When the Houghtons went to court in March to try to regain custody, Bernard arrested Selina and Steven in the courthouse, charging them with misdemeanor offenses. The couple were sent to jail while their friends and supporters (including Boudoir Noir magazine publisher Robert Dante, 1995 Ms. NLA Mary Dante, and authors Philip Miller and Molly Devon) contacted sympathetic attorneys and raised money for the usually high $4,000 bail. Bernard has attempted to have the current relatively sympathetic prosecutor, who recommended the children's return, removed from the case.
The Houghtons' family court case began in early May, and so far the trial has not gone well. The couple's attorneys have proposed a plea bargain whereby the Houghtons would plead guilty to simple neglect in order to have their children returned. Several psychologists and psychiatrists have made statements in support of the couple. In addition to the family court case, the Houghtons also face a criminal trial.
In addition to losing their children (who remain in foster care), both Selina and Steven have lost their jobs and have been unable to stay in their home. They have had to sell many of their belongings to pay for their defense. Fortunately, members of the SM community have rallied to support the couple, including publishers, authors, and titleholders. The Houghtons visited New York City in April to speak about their case to various leather groups and at an event at The Vault, raising over $4,000. Donations can be sent to the Boudoir Noir Defense Fund, Box 5, Stn. F, Toronto, Ontario, Canada M4Y 2L4. For more information, contact Robert Dante at 416-591-2387 or visit the web site at http://www.boudoir-noir.com.
Spectator newspaper and several other adult publications are continuing their fight against AB17, a 1994 law which makes it illegal to sell sexually explicit material from unguarded newsracks or street vending boxes. Penalties include fines and jail time. In January 1995, the plaintiffs were granted a preliminary injunction against enforcement of the law pending appeal. In September 1995, a federal district court judge ruled against the publishers. The Ninth Circuit Court of Appeals is scheduled to hear the appeal on July 1l; this will be the last chance (except for the Supreme Court) to stop the law from being enacted. First Amendment attorney Stanley Fleishman will argue the case before a three-judge panel. The plaintiffs maintain that AB17 imposes impermissible content restrictions, does not represent the least restrictive means of protecting children from sexually explicit material, and interferes with adults' rights to access such material. Feminists for Free Expression and Californians Against Censorship Together have filed amicus briefs in support of the plaintiffs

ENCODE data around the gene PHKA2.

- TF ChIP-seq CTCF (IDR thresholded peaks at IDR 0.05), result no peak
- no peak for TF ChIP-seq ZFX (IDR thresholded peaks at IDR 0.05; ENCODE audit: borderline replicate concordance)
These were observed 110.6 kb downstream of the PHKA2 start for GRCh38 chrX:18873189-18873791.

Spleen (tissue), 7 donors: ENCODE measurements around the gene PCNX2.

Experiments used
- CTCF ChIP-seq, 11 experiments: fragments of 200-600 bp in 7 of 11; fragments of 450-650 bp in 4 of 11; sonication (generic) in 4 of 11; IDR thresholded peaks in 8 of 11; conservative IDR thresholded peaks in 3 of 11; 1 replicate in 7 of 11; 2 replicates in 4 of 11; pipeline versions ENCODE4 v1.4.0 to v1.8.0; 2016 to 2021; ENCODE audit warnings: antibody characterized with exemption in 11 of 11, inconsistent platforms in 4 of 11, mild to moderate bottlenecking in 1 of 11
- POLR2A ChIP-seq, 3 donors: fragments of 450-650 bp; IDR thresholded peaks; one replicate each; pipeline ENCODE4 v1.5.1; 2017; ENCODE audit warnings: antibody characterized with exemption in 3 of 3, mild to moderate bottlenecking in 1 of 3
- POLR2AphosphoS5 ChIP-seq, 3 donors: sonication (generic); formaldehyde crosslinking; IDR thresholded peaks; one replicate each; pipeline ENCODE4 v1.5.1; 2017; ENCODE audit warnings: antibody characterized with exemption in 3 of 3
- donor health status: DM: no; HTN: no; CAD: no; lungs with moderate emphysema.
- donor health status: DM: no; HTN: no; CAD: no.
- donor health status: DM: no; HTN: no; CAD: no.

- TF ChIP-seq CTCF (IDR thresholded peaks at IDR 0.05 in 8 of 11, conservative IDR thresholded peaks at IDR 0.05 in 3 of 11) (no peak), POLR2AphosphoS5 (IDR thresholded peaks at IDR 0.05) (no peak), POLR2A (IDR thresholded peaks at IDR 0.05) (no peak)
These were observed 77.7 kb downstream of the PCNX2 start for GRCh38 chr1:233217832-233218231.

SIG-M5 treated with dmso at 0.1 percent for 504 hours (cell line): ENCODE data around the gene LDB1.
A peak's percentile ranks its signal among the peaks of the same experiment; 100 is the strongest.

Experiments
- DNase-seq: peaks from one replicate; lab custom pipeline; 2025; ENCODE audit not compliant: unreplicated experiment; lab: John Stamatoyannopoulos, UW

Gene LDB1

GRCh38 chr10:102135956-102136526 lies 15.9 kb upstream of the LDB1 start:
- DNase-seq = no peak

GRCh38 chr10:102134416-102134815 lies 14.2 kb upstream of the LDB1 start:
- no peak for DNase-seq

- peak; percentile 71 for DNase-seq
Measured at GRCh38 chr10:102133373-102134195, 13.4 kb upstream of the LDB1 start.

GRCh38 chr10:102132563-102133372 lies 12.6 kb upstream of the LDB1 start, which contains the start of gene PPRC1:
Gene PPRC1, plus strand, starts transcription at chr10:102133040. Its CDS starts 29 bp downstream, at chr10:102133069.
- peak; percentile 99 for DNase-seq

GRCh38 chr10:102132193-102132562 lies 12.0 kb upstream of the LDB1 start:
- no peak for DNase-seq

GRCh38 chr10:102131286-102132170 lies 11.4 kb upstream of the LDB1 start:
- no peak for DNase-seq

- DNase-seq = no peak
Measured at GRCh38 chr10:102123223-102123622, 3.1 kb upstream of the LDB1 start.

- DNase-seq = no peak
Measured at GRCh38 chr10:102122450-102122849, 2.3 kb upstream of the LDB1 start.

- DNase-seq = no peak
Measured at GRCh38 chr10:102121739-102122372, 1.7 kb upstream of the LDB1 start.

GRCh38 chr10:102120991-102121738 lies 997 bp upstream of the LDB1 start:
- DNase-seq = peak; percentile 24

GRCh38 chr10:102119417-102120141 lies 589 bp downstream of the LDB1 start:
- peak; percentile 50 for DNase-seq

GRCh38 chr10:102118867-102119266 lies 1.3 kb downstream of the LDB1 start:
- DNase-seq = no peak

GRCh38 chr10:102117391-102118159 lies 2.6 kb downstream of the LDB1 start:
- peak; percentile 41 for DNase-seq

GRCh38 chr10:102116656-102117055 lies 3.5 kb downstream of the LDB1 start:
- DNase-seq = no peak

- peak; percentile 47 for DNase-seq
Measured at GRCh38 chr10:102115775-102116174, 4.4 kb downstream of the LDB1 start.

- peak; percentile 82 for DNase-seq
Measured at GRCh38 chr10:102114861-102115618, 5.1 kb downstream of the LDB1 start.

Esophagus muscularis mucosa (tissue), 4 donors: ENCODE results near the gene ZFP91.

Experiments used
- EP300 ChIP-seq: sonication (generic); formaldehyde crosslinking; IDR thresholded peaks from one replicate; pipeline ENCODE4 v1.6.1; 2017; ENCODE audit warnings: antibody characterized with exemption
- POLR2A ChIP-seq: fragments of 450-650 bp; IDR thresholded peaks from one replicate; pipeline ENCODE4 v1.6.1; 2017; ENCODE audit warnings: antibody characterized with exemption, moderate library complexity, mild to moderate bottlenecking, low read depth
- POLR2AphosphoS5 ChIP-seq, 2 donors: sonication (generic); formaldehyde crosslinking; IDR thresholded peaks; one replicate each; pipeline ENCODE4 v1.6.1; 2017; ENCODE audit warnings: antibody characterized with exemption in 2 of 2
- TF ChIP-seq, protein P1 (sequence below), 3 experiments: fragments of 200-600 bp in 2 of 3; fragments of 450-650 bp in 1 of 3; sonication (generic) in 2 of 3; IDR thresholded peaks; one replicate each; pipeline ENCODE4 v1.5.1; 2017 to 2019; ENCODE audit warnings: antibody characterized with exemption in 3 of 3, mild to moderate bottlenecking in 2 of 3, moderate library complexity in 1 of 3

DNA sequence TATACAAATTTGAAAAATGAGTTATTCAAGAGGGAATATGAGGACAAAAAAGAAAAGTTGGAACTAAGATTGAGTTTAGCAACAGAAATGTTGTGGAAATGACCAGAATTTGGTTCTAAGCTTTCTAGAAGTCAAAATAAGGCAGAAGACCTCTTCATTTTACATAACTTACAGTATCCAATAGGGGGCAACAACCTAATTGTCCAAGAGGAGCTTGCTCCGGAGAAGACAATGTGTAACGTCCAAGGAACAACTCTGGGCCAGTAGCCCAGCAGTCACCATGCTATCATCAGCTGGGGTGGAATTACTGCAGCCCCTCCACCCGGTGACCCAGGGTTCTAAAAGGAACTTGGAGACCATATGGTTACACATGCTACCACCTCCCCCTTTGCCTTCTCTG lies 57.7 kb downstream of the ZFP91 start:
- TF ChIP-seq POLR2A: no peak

Last issue we reported that while Little Sister's bookstore in
Vancouver, Canada had won a moral victory in their case against Canada
Customs' discriminatory seizure of gay-themed materials, the court had
not prevented customs from continuing such actions. After the verdict
in January, Little Sister's filed for an injunction to stop further
seizures and recover some of their legal expenses. In late March, the
judges ordered Canada Customs to take Little Sister's off their
"lookout list" for potential seizures. The court also ruled that the
Canadian government must pay $170,000 toward Little Sister's lawyers'
fees and more for expert witness expenses. Little Sister's is still
appealing Canada Customs' right to seize sexually explicit material
in general, a case that will likely ultimately go to the Canadian
Supreme Court. Donations can sent to the Little Sister's Defense Fund,
1221 Thurlow Street, Vancouver, B.C., Canada V6E 1X4.